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tv   9 News at Noon  NBC  February 17, 2016 12:00pm-12:30pm MST

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this is 9news. good afternoon, everybody. thank you for joining us on 9news at noon. i'm kyle dyer along with tarhonda thomas. today the woman accused of luring a pregnant woman to her home and cutting an unborn baby from her womb. >> she said she made a decision to survive the attack for her unborn daughter while she was being hit by the alleged attacker. the trial for the accused attacker dynel lane started this morning. she assaulted michelle wilkins by hitting, stabbing and trying to strangle her. investigators also say lane cut wilkins' baby out of her womb. the baby did not survive. she went to her house to look at baby clothes she advertised on craigslist. the two talked for a long time before lane attacked her.
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towards the door she struck me from behind, right in my chest and it's hard to describe exactly what it was. i mean, she hit me and it was sort of like almost like pulling at my sweater and scratching at me. >> very disturbing. dynel lane was charged with attempted murder and unlawful termination of a pregnancy. prosecutors say lane left the victim to die. own pregnancy telling people she was due with a baby boy named james. defense attorneys say lane was, quote, impulsive and reckless michelle wilkins. they could not file murder charges against dynel lane but the medical examiner determined the baby never took a breath. also in denver, police are saying that a pedestrian is dead after being hit by a car this morning on the 4400 block of south wadsworth. the driver of the vehicle stayed on the scene.
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two people injured after a broomfield. it happened at around 4:30 this morning. now, this fire was on la pan street near west 152nd avenue. both of injured people were sent to the hospital. a third person was found safe near the home. at one point the firefighters had to get out of the home because they were afraid it would collapse. eventually they reentered the house to put out all of the investigators haven't told us what they think caused this fire. now, earlier today, the winds in the bloomfield area were a less intense but they are going to be picking up strong. unfortunately. we don't want to see that. 9news meteorologist danielle grant is in the background. that can increase fire danger and we are talking about big >> it's wild. on monday we had to deal with a similar setup out there too with the wind gusts as high as 90 miles per hour around the foothills and, unfortunately, late tonight into tomorrow it's just going to be another brutal day. the winds are going to be the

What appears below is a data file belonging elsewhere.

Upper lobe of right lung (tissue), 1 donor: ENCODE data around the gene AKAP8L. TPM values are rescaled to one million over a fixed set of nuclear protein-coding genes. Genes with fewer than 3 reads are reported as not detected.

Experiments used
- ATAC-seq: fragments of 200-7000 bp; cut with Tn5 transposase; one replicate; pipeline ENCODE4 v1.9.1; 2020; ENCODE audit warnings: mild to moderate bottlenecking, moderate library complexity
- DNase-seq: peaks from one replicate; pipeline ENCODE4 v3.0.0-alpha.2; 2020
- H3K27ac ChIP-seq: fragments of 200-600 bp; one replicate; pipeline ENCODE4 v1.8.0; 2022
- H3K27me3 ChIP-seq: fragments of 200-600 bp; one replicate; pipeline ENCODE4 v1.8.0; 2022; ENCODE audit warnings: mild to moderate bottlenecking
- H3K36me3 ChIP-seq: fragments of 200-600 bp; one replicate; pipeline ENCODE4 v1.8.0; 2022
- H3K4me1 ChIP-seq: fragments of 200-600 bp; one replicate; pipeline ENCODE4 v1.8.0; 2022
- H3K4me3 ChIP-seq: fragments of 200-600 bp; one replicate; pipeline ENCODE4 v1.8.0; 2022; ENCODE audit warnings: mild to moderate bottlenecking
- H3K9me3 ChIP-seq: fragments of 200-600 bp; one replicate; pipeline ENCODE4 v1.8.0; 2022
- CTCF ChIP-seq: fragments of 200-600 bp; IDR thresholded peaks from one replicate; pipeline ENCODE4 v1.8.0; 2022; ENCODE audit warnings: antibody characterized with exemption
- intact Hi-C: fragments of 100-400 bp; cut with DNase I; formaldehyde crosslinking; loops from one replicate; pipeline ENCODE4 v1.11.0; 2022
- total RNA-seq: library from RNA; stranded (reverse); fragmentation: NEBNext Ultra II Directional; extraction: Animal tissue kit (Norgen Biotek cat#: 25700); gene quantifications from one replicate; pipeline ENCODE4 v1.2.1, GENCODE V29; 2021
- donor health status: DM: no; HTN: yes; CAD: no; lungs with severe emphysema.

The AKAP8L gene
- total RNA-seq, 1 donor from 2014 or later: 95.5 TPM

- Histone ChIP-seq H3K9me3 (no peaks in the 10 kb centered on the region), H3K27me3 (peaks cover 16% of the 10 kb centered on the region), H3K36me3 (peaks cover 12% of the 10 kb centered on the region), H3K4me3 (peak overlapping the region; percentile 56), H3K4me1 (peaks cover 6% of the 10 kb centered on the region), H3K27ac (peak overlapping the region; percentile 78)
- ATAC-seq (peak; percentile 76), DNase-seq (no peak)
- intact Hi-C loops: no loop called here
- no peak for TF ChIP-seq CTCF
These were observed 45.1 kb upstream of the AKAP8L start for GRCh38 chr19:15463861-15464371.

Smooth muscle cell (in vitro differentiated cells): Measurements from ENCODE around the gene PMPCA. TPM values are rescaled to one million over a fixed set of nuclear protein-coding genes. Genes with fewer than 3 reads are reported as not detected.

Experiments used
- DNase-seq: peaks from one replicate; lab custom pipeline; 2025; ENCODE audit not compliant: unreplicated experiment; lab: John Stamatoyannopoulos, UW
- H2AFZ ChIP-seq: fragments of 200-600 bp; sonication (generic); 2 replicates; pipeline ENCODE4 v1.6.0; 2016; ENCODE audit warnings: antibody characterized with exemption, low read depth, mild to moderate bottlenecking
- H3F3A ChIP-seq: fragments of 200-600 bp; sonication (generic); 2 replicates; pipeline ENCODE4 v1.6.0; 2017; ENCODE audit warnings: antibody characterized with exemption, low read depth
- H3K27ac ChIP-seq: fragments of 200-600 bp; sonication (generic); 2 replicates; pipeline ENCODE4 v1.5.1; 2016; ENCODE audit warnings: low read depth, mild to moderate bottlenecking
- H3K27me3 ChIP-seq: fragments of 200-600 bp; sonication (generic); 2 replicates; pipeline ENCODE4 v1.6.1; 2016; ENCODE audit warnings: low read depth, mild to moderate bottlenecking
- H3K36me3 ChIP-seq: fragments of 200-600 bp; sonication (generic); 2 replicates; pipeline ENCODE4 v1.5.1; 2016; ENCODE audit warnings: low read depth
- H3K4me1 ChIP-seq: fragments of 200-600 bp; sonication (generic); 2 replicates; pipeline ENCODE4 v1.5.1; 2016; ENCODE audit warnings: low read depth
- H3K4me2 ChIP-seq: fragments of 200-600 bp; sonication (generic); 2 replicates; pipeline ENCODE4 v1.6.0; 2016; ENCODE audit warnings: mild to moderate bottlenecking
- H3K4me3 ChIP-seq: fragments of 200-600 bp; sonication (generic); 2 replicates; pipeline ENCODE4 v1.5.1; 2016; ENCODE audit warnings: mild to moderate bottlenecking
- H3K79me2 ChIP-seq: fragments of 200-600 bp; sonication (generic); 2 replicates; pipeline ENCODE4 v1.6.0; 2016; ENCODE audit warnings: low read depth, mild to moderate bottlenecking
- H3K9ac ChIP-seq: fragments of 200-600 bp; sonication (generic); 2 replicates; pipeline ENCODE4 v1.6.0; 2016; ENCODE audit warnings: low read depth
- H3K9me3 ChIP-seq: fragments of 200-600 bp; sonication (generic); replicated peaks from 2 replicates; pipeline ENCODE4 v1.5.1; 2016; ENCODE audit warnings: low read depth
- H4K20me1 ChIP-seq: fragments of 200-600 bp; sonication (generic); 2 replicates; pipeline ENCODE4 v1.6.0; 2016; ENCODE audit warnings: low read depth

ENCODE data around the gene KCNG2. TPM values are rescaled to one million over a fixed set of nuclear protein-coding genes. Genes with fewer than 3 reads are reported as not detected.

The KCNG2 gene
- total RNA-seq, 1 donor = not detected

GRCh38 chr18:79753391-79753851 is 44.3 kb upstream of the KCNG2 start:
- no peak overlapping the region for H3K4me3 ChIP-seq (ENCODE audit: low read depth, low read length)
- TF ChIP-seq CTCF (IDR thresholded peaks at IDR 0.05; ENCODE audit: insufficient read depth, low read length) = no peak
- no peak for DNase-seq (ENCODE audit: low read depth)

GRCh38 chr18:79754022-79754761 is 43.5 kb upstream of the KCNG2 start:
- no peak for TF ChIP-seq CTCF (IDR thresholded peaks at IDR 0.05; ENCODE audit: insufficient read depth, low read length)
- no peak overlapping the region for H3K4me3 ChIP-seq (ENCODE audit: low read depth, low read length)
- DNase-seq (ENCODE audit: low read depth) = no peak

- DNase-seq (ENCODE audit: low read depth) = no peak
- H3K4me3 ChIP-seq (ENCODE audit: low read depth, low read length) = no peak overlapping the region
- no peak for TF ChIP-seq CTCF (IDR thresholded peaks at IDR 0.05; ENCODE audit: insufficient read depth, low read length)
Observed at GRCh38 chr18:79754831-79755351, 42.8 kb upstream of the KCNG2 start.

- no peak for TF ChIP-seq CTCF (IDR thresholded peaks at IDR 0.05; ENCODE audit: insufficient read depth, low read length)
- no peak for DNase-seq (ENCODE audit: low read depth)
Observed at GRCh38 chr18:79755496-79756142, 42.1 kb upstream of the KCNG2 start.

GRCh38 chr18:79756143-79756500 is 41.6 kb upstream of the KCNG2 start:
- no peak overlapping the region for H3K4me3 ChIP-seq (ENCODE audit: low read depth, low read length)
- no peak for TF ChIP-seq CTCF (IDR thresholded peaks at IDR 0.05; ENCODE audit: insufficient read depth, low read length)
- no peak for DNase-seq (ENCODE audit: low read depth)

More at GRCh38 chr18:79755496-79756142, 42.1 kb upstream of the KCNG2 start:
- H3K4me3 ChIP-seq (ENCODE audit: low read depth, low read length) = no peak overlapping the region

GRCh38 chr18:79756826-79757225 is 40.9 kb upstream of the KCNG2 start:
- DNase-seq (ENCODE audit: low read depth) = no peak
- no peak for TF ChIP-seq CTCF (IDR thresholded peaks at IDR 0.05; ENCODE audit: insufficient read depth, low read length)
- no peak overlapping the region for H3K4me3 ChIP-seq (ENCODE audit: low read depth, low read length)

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range foothills where we have a high wind watch in place. again, these winds coming at us out of the west, race down the foothills and along the i-25 corridor and off to the eastern plains. we could see gusts around here about 40 to 50 miles per hour. however, we are not sitting under that watch just yet anyway. right now the winds are relatively quiet and calm, about 16-mile-per-hour speeds in estes park, a bit higher toward berthoud pass and loveland pass. enjoy it while you can today, it is literally perfect. a little bit of blue sky out there, a few high level clouds, fortunately, the one caveat about today is we have poor visibility, moderate air quality and that air quality alert will continue at least through 4:00 today. you can see the clouds shifting off to the eastern plains, a break in between with some sunshine here in denver and that's helping to warm up our temperatures. we are in the upper 50s right now, 60s in places like ray, lamar, trinidad close to 70 already and it is a mild start to the afternoon out there in the mountains too.
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just bank on some sunshine, some temperatures in the 60s, the winds quiet and calm for now. ladies, you guys got to get outside. it is seriously just fantastic. >> okay, we will take your advice. >> after the show. we should go get coffee or something. >> okay. you're treating. >> yes. done and done. >> thank you, danielle. here is a big story today. here's a question, should apple help the government hack into an encrypted phone? the phone belonged to one of the san bernardino shooters and the fbi thinks it could help establish where they went and who they contacted, but apple's ceo tim cook does not agree with this. >> not at all. we brought in our legal expert scott robinson. we wish we could have 45 minutes to an hour to talk about this. it's something everyone is talking about and cook is saying, you know, this is a breach of the government, too much, you can't ask for this. >> well, in extraordinary -- an extraordinary move the ceo of apple has put a public statement on the website that everybody can read and he makes a compelling argument that it